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### 12. Mass Wasting

Classifications (Definitions, processes and controlling factors)

Examples (Appling knowledge of processes)

Prevention of Mass Wasting (limiting and eliminating)

Definitions

Flow, Slide, Fall

Controlling Factors

Gravity

Water

Shear strength

Examples

Mt. St. Helens

Yosemite Rock fall/slide

Gros Ventre Slide

St. Francis Dam, Calif.

Be able to distinguish a flow from a slide.

How do controlling factors increase or reduce tendency of mass wasting?

How did the controlling factors lead to these events?

How would you use your knowledge of the controlling factors to reduce risk?

Terms and Concepts to LearnMaterial

Velocity

Creep

Debris

Imperceptibly Slow

Earth Flow

Debris

Slope and Material Dependent <5 km/hr

Mudflow

Saturated Debris

Avalanche

Debris or Rock

Very Fast 100 km/hr

Rotational Slide

Debris

Slow-mod. (short)

Rock Slide

Bedrock

Fast

Debris Fall

Debris

Fast

Rockfall

Bedrock

Fast

Classification of Mass WastingFlow

Type of Movement

Slide

Fall

Debris (soil) both slides and flows

Rotational Sliding

Zone of Depletion

Surface of Rupture

Flow

Zone of Accumulation

Surface of Separation

Earth Flow andRotational SlideZones of Depletion

Crown

Main/Minor Scarps

Head Transverse Cracks

Longitudinal Fault Zone

Zone of Accumulation

Transverse Ridges and cracks

Radial cracks

Foot/Tip/Toe

Crown

Slump/Earth- FlowLeft Flank

Right Flank

Head

Foot

Kehew, Fig. 12-22

Bedrock may slide and/or fall

Weathering reduces bedrock strength

Chemical

Mechanical

Eventually gravity wins

Earthquake triggered

Rock Slide and FallThe result of

Mechanical weathering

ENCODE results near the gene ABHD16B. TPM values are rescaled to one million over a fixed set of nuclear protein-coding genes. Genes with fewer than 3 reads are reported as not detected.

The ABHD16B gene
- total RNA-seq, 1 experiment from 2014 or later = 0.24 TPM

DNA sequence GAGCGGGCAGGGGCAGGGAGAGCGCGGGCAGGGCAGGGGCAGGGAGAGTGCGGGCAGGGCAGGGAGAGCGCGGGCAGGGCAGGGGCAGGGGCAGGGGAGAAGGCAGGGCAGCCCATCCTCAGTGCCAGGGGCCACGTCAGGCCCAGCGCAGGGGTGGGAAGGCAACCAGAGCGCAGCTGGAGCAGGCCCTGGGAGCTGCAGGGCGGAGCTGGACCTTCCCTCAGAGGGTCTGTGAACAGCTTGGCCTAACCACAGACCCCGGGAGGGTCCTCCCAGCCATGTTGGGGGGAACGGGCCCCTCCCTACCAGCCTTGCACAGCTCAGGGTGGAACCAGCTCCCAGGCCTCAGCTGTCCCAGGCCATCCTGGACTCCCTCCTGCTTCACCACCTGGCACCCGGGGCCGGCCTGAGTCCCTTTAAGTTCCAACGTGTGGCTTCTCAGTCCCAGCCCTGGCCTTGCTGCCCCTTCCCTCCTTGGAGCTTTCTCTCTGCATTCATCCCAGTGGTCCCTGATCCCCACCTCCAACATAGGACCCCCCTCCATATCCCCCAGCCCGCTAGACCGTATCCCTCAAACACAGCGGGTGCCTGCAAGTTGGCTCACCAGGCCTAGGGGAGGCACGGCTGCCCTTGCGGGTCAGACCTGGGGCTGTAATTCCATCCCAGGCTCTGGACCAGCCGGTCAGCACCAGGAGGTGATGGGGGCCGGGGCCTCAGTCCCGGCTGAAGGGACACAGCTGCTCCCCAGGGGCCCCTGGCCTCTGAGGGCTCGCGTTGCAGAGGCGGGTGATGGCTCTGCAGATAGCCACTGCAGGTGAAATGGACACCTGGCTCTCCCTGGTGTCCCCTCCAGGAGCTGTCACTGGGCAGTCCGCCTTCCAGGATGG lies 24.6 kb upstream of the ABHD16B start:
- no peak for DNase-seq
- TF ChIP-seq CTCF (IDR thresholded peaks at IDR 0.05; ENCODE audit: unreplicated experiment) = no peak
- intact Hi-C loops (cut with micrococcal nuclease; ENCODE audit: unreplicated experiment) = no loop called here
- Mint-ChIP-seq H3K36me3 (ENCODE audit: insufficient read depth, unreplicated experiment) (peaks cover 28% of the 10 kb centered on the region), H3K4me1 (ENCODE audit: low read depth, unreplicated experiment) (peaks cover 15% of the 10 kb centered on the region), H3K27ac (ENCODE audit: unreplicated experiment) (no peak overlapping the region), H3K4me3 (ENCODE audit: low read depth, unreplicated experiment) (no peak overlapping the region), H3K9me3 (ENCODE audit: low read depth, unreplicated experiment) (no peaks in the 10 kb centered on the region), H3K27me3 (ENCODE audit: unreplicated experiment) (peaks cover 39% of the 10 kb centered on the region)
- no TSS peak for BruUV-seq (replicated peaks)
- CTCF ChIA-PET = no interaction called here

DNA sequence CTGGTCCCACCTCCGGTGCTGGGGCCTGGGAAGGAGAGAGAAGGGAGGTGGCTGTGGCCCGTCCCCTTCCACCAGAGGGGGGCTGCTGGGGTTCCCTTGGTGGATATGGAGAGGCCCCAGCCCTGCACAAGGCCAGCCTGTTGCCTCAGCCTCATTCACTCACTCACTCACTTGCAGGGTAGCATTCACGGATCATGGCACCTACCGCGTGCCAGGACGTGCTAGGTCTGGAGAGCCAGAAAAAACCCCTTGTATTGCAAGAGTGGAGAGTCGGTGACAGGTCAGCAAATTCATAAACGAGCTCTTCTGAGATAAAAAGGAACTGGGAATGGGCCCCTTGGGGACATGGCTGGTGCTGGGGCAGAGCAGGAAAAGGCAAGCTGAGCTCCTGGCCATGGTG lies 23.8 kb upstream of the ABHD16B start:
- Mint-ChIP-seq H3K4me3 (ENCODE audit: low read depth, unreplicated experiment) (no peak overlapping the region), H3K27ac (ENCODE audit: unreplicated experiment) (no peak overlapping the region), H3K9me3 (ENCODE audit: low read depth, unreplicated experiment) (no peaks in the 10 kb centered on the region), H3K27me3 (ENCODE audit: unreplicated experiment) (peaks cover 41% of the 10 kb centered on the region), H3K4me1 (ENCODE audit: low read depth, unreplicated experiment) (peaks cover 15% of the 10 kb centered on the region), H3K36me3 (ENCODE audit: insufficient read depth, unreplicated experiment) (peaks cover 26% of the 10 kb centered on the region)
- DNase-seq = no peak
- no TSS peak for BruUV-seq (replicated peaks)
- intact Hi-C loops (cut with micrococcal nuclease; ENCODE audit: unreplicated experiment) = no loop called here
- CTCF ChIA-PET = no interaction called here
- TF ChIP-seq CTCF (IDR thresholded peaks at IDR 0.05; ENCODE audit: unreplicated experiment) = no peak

Rock falls and slides

Crushing and abrasion (more mechanical weathering)

Rock Avalanches

Slopes of rock fragments may let go and careen downhill as a very fast flow

Talus SlopesE.g. Unavoidable Rock Fall

- The Old Man of the Mountain, Cannon Mtn. NH

Mt. St. Helens

- Landslide triggers eruption
- Reduced shear strength from earthquakes and bulging
- Increased shear force as bulge grows and slopes steepen
- Eruption causes Mudflows

Gros Vantre Slide

- Sandstone and debris on Impermeable shale
- Saturation of sandstone and lubrication of shale
- Both reduced shear strength (added to shear force)
- Shear force overcomes shear strength
- Sandstone and debris slide

Shear Force vs. Shear Strength

- Driving Forces

i.e., Shear Force

- Fs = W sin q

Fs: Shear force

W: Weight

q : Dip of slope

Shear Force vs. Shear Strength

- Resisting Forces
- Friction and Cohesion of Soil or Rock
- Ff = m (W cos q)

m: coefficient of static friction

Shear Force vs. Shear Strength

- Resisting Forces

i.e., Shear Strength

- Friction and Cohesion of Soil or Rock
- S = C + se tan f

S: Strength

C: Cohesion

se: Effective Stress

f : Angle of internal friction

Effective Stress and Strength

sT

sT

Before RainfallAfter Rainfall

- se = sT – P se = sT – (P+DP)

sT: Total Stress

P: Fluid pressure of ground water (or soil water)

se: Effective stress (stress supported by the soil skeleton)

Note: fluid pressure is negative (less than atmospheric) if unsaturated and becomes positive when saturated

P

P+DP

Stability Analysis for Rotational Slides

- S.F. = SLR / WX

S: Shear Strength

L: Langth of potential surface of rupture

R: Moment Arm

W: Weight of Block

X: Length of gravity moment arm

X

R

C.G.

S

L

Use Knowledge of Mass Wasting to Avoid Risks

- Be able to recognize geologically unstable situations

Understanding Mass Wasting

Development causes:

- Increased shear force
- Steepened slope
- Added weight
- Decreased shear strength
- Devegetation
- Reworking of fill
- Saturation of soil

Reduce Risks

Some solutions include:

- Increase shear strength
- Re-compact soils
- Re-vegetate soil slopes
- Construct retaining wall with anchors
- Prevent Saturation
- Prohibit over-irrigation
- Install surface drains
- Install subsurface drains

Reduce Risks

- Increase shear strength with iron rods and anchors
- Remove risk

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